atomic_fungus (atomic_fungus) wrote,

#3018: I can't argue the point; he's right.

Karl Denninger discusses the unsustainable federal budget deficit.
Go talk to the Republican Party folks. They allowed this to continue past August with the debt ceiling vote and they've allowed this through passing "continuing resolutions" where they had the ability to stop them in the Senate (since there was no filibuster-proof majority) all the way since George Bush was President.

When George Bush was President the gross reduction (in 2007) to address this was about 25%, not 43%. It was still horrific, but not as bad.

Nobody from either party is telling the truth. It doesn't matter: Right now responsibility rests with the party that can put a stop to it here, now and today.

That party is the Republican Party.
(Emphasis removed.)

The GOP's success in the 2010 election was due in part to a lot of people wanting this done. (Self included.) As for me I didn't need to see the kind of draconian cuts Denninger says is necessary to prevent a collapse; as long as I saw the GOP getting serious about making real cuts to spending and establishing some kind of timetable where we'd arrive at a balanced budget on their watch it didn't all have to be done at once.

Instead, the GOP tried blowing sunshine up our skirts. The cuts they made were accounting tricks and reductions in the rate of growth; and they were so small that even if they'd been real cuts they would never have actually reduced the deficit simply because of the relative sizes of the numbers.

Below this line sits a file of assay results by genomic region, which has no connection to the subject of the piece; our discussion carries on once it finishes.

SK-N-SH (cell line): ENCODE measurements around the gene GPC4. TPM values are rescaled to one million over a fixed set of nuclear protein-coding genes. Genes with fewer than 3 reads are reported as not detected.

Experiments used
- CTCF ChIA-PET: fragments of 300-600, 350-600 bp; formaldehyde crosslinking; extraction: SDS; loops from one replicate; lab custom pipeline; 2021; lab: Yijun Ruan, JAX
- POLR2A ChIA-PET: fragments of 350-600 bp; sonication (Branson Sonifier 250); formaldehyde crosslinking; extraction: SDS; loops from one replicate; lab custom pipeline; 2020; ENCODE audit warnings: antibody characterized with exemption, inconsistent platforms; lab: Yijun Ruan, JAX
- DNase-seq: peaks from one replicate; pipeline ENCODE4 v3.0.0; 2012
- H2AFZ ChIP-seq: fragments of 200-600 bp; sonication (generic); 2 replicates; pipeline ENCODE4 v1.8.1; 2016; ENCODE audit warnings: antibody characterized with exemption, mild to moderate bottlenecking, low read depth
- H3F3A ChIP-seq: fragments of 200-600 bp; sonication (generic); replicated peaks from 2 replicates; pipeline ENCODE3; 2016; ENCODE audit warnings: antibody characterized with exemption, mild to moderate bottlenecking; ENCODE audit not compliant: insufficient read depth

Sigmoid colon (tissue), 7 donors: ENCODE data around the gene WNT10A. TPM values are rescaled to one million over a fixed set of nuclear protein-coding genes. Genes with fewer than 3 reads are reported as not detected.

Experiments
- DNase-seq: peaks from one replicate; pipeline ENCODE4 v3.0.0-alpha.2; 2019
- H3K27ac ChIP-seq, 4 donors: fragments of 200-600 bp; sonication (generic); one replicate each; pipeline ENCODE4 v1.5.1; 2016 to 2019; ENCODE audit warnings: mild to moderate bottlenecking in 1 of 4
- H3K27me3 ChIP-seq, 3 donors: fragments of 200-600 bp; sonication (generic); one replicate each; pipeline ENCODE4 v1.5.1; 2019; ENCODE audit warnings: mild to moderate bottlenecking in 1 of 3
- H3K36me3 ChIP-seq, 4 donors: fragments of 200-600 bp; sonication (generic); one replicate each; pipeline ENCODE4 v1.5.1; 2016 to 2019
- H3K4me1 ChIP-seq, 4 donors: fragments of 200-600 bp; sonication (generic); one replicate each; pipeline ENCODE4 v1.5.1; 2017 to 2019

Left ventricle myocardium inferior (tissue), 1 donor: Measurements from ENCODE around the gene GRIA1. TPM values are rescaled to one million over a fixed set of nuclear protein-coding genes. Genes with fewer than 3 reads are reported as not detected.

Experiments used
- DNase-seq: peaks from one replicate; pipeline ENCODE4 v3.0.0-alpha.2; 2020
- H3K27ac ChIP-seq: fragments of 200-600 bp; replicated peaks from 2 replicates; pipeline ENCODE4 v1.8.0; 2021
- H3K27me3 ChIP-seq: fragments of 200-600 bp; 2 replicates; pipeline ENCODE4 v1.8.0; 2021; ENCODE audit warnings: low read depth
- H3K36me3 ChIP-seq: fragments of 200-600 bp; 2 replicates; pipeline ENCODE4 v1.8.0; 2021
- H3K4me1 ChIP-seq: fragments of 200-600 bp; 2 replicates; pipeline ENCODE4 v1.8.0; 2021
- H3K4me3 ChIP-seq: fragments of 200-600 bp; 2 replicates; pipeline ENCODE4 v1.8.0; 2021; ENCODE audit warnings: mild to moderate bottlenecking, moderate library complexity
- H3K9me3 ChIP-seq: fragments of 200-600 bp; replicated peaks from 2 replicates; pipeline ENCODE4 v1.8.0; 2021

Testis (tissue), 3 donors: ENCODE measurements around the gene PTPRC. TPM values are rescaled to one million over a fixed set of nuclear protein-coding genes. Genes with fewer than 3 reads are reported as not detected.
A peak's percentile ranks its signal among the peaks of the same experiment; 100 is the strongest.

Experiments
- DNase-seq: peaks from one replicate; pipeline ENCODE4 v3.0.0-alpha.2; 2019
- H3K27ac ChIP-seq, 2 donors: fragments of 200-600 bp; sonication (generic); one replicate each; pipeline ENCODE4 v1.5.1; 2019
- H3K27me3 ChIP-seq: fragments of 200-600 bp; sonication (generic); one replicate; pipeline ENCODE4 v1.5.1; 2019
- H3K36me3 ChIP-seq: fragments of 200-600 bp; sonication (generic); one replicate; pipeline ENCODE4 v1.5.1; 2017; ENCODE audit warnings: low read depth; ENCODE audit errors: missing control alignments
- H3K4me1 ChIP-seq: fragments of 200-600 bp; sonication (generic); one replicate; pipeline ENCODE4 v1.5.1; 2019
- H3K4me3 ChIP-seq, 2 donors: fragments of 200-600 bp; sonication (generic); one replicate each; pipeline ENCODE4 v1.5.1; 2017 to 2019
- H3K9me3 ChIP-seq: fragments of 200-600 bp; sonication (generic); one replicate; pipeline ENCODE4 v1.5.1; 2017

I say the "cuts Denninger says is necessary" but in fact they are necessary; sooner or later the federal government must stop spending money it doesn't have, either voluntarily or because it's reached the Thatcherian end of socialism and has run out of other peoples' money. If it's done voluntarily we'll have some semblance of control over how things pan out: like an airplane crash at an air show, the pilot can sometimes direct the airplane away from the crowd. But if we end up there by default it's going to be more like a DC-10 losing an engine and flattening half a Chicago suburb.

Either way, there's an aluminum rock falling from the sky.

Denninger figures that if we'd taken action in 2007 it would have required a 25% reduction in government spending to fix the problem.
So now we need to reduce spending not by $1,700 billion but that plus about another $500 billion for the tax impact, for a total of $2.2 trillion out of $3.7 trillion spent. About $500 billion of our spending at present is interest so this means we have: $3.7 - $2.2 - $0.5 = $1 trillion in total actual federal spending available to us out of an original $3.7 trillion.
Four years later it's 60%, assuming $1,000 billion in spending and $500 billion in debt service for a total federal budget of $1,500 billion. This will be disastrous for our economy, but this is where we need to be to avert an even bigger disaster.

So: we're a couple of months away from the beginning of the big 2012 election cycle. Going into next year I'm already skeptical of any politician who campaigns on deficit reduction; it's going to take a lot for anyone to convince me he's actually going to do something about the deficit that doesn't include any "extend and pretend" and a little "(R)" next to his name is not going to mollify or mitigate that skepticism one whit. It would have before August of this year; but not any more. That ship has sailed.

I find it hard to believe that I'm the only person who feels that way.

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